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The best places to live in Montreal
Montreal is home to many areas and suburbs, each with its own unique culture and atmosphere. Some have large English-speaking and multicultural populations, while others are almost entirely French.
Depending on their lifestyle and preferences, expats have the choice to live on or off the Island of Montreal. The commute off the Island of Montreal tends to be quite long and congested, so expats moving into the neighbourhoods off the Island should consider this.
Below are some most popular areas and suburbs in and around Montreal.
Island of Montreal
Expats looking to live in the city centre will find a wide range of accommodation available. Most of the housing in the city centre is in the form of apartments and lofts. The prices are equally varied, from some relatively affordable buildings to exorbitantly priced deluxe apartments.
Plateau Mont-Royal is a predominantly French-speaking neighbourhood, and expats keen on learning the language quickly would do well to find an apartment here. The area is popular among students and young working professionals, thanks to its proximity to some of the city's best restaurants and cafes.
Old Montreal is an exciting cultural hub, with beautiful architectural buildings dating back to the early colonial days of New France. Expats can find exquisite upmarket lofts in this area, while Notre-Dame Basilica and the Montreal City Hall contribute to its sense of grandeur.
Westmount is an affluent suburb with grand, pricey homes and access to highly sought-after amenities. Many wealthy individuals live in this enclave and enjoy the area's exceptional schools, Westmount Park and the public library.
Thanks to the variety of property types and sizes, Ahuntsic is the perfect suburb for families from all walks. This area has beautiful parks and good schools, and the commute to the city centre is also fairly reasonable.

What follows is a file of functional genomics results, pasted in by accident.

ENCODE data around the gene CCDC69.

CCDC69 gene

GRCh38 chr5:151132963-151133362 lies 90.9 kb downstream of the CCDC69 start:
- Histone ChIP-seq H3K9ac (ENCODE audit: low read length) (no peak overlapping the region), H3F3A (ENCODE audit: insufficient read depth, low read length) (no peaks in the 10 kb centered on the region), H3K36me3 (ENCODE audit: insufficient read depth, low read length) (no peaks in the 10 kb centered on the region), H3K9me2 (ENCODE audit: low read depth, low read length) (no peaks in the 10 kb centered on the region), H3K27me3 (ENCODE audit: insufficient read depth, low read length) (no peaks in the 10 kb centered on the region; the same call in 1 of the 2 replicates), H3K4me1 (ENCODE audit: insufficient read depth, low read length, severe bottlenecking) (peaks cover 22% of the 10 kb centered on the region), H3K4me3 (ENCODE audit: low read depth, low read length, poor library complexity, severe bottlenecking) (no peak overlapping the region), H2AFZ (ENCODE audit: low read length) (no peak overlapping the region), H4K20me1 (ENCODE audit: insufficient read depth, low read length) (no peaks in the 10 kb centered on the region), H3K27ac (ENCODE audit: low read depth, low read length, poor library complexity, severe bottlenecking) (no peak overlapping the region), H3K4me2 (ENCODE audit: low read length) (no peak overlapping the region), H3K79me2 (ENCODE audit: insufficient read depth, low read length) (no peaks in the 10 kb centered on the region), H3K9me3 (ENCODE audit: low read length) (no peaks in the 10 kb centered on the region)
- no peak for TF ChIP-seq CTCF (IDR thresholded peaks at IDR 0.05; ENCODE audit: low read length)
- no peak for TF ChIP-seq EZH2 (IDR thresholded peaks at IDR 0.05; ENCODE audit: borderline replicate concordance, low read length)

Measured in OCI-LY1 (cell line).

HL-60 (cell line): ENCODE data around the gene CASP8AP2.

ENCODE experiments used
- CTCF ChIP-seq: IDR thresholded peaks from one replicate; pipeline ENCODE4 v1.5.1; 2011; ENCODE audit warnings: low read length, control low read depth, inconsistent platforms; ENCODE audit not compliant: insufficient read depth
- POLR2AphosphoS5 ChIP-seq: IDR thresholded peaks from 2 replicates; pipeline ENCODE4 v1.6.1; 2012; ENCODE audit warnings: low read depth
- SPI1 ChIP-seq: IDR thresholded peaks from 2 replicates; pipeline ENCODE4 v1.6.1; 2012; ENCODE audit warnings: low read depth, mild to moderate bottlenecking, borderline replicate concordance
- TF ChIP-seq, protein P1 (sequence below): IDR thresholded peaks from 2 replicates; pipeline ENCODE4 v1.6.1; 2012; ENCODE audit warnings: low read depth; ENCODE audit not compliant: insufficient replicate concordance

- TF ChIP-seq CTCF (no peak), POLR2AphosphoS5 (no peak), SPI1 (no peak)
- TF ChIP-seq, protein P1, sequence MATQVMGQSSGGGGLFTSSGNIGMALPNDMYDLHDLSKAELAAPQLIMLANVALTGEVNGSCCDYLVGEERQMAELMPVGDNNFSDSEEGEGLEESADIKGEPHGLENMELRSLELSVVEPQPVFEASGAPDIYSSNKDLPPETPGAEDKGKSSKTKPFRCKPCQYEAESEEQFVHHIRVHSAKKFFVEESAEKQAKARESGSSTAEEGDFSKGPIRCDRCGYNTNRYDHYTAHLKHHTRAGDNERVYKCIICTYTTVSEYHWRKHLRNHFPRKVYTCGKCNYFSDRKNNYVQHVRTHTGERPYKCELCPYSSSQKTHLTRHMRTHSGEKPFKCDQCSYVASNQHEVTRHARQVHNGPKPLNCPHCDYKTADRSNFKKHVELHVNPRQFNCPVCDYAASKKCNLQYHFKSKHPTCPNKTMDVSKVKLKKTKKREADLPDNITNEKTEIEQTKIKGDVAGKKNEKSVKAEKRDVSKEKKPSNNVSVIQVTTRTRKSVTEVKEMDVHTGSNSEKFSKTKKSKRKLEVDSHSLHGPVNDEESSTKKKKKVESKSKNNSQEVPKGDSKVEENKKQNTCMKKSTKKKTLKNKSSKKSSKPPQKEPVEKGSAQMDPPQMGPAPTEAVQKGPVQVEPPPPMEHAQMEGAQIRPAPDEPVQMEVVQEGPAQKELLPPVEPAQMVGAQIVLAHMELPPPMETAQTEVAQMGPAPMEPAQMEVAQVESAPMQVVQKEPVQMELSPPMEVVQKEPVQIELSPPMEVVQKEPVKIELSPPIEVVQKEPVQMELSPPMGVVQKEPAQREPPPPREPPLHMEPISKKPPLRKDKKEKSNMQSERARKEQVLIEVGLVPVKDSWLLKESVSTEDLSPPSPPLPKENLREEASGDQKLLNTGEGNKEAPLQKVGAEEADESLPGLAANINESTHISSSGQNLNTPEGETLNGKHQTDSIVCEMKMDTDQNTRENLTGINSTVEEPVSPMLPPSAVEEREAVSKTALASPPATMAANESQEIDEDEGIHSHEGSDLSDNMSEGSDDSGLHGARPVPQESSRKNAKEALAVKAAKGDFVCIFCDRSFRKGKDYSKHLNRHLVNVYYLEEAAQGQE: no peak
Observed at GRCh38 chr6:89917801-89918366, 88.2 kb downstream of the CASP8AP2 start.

The West Island is the unofficial name for the area that includes the suburbs of St-Anne-de-Bellevue, Beaconsfield, Lakeshore, Pointe-Claire, Dorval, Kirkland and Dollard-Des-Ormeaux. These are all family-friendly neighbourhoods, and accommodation is usually in the form of detached single-family homes and townhouses.
Most houses in this area have spacious gardens, and the neighbourhoods boast plenty of parks and playgrounds. With the Ecomuseum Zoo and Bois-de-la-Roche Agricultural Park around the corner, expat families will never run out of exciting things to do.
The West Island is also home to one of Quebec's largest English-speaking populations. The commute to the city centre is about 40 minutes by train, but the trip is well worth it for the tranquil, suburban lifestyle.
Located 15 minutes from the city centre, Notre-Dame-de-Grace is a multicultural family-friendly neighbourhood chock-full of indie shops, playgrounds and long-running restaurants. Although, housing in the area tends to be quite expensive. Those looking to settle in the suburb need to budget well for this cost.
Off the Island of Montreal
There are two main cities off the Island of Montreal: Laval sits to the west and Longueuil to the east. These neighbourhoods are perfect for expats who value tranquillity but still want to be within a cosmopolitan area. The only downside to living off the Island of Montreal is the long and stressful daily commute across the bridge and into the city, which is inevitable as most expats work in Montreal's centre.
Situated in the Laval area, North Shore offers a large variety of accommodation options for expats. Laval also has good schools and plenty of green spaces for children to enjoy.
Known for its good schools, security and outdoor lifestyle, The South Shore is a haven for families. The area consists of several suburbs, including Longueuil, St Hubert and Brossard.
The only downside to living in the South Shore area is the long commute into the city. On a bad day, it can take over two hours, expats should therefore carefully consider the proximity of their chosen suburb to their place of work.
►Getting Around in Montreal gives information on transport options for commuting to and travelling around the city
►Education and Schools in Montreal helps expat families find what's best for their children
Photo credits: Parc de la Cité-du-Havre by Marc-Olivier Jodoin on Unsplash; Île Notre-Dame by Olivier Collet on Unsplash; Longueuil, Canada on Wikimedia Commons.
"Vancouver and Toronto are the most expensive cities for housing, followed by Montreal and Ottawa. There are many options available—we have enough land!—but it depends on your budget and way of life."
Find out more about life in Canada in our interview with French expat Juliette.
Are you an expat living in Montreal?
Expat Arrivals is looking for locals to contribute to this guide, and answer forum questions from others planning their move to Montreal. Please contact us if you'd like to contribute.
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